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1.
Front Immunol ; 12: 791348, 2021.
Article in English | MEDLINE | ID: covidwho-1608514

ABSTRACT

Background: Striking similarities have been found between coronavirus disease 2019 (COVID-19) and anti-melanoma differentiation-associated gene 5 (MDA5) antibody (Ab)-related dermatomyositis, implying a shared autoinflammatory aberrance. Herein, we aim to investigate whether the anti-MDA5 Ab is present in COVID-19 and correlates with the severity and adverse outcome of COVID-19 patients. Methods and Findings: We retrospectively recruited 274 adult inpatients with COVID-19 in this study, including 48, 164, and 62 cases of deaths, severe, and non-severe patients respectively. The anti-MDA5 Ab was determined by ELISA and verified by Western Blotting, which indicated that the positive rate of anti-MDA5 Ab in COVID-19 patients was 48.2% (132/274). The clinical and laboratory features, as well as outcomes between patients with positive and negative anti-MDA5 Ab were compared and we found that the anti-MDA5 Ab positive patients tended to represent severe disease (88.6% vs 66.9%, P<0.0001). We also demonstrated that the titer of anti-MDA5 Ab was significantly elevated in the non-survivals (5.95 ± 5.16 vs 8.22 ± 6.64, P=0.030) and the positive rate was also higher than that in the survivals (23.5% vs 12.0%, P=0.012). Regarding severe COVID-19 patients, we found that high titer of anti-MDA5 Ab (≥10.0 U/mL) was more prevalent in the non-survivals (31.2% vs 14.0%, P=0.006). Moreover, a dynamic analysis of anti-MDA5 Ab was conducted at different time-points of COVID-19, which revealed that early profiling of anti-MDA5 Ab could distinguish severe patients from those with non-severe ones. Conclusions: Anti-MDA5 Ab was prevalent in the COVID-19 patients and high titer of this antibody is correlated with severe disease and unfavorable outcomes.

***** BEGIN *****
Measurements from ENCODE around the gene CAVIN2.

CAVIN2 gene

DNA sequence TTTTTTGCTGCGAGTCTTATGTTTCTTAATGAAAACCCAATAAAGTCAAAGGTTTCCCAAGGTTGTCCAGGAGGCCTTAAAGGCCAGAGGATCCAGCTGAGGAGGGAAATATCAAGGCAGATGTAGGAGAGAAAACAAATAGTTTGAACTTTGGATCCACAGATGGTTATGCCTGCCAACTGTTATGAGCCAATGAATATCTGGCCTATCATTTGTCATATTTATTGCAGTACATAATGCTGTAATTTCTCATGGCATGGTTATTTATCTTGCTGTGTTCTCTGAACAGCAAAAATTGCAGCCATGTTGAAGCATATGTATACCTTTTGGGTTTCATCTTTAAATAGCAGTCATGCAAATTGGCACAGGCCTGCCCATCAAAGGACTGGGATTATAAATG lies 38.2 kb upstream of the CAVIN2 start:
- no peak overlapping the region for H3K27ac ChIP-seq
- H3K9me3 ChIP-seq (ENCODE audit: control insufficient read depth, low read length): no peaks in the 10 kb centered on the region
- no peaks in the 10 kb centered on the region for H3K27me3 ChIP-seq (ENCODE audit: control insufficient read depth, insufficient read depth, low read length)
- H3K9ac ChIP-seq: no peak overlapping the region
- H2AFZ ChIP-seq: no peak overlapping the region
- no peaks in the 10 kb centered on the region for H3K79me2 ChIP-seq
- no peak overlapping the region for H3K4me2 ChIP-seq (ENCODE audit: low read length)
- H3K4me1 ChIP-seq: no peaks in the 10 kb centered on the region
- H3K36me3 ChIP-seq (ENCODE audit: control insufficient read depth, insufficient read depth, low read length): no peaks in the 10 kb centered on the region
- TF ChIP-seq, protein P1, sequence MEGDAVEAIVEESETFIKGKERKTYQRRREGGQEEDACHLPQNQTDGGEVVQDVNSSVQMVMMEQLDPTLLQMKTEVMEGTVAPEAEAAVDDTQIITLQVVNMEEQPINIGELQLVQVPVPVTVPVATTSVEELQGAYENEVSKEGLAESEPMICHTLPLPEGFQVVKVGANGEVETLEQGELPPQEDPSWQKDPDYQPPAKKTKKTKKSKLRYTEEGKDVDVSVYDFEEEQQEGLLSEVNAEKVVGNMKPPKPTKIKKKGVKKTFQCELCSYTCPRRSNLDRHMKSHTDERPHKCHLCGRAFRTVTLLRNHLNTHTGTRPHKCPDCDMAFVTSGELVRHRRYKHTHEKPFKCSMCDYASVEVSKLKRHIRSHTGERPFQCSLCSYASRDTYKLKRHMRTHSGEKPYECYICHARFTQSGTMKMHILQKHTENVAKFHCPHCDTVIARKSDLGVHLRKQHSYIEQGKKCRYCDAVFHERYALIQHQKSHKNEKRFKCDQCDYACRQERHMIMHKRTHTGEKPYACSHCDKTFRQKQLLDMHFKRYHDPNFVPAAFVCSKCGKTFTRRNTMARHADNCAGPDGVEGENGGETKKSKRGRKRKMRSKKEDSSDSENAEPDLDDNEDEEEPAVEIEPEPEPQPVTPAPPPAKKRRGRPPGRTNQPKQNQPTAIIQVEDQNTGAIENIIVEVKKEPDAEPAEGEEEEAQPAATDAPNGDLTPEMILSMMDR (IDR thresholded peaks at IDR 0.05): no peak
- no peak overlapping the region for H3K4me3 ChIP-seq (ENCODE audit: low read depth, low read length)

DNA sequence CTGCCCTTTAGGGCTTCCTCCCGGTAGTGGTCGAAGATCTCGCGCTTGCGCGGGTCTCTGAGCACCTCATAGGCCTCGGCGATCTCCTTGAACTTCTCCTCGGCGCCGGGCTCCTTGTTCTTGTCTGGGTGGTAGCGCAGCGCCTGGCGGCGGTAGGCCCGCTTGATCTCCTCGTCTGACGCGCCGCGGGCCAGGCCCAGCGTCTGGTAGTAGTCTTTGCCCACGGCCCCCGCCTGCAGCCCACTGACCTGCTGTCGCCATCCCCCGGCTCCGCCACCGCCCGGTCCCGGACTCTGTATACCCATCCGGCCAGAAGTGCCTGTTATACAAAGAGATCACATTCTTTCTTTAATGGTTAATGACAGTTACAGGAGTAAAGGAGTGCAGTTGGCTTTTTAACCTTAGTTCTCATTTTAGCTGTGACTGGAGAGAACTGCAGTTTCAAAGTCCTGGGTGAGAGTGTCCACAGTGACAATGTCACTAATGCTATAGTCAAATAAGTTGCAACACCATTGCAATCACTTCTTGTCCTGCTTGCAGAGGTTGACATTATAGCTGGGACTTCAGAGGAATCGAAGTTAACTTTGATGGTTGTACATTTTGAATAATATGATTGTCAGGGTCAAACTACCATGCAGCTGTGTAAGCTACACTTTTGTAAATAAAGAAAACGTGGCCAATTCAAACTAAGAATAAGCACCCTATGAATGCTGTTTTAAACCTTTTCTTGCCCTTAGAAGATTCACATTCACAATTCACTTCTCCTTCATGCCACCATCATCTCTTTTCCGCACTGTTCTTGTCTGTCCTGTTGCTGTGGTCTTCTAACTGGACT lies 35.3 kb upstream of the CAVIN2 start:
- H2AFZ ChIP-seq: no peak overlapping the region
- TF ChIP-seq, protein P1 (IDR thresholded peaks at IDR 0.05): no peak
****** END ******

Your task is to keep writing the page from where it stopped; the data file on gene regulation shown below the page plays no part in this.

Subject(s)
Antibodies/immunology , COVID-19/immunology , Interferon-Induced Helicase, IFIH1/immunology , Severity of Illness Index , Adult , Aged , Antibodies/blood , COVID-19/epidemiology , COVID-19/virology , Disease Progression , Enzyme-Linked Immunosorbent Assay/methods , Female , Humans , Male , Middle Aged , Pandemics , Prognosis , Retrospective Studies , SARS-CoV-2/physiology
3.
Front Microbiol ; 12: 712081, 2021.
Article in English | MEDLINE | ID: covidwho-1497098

ABSTRACT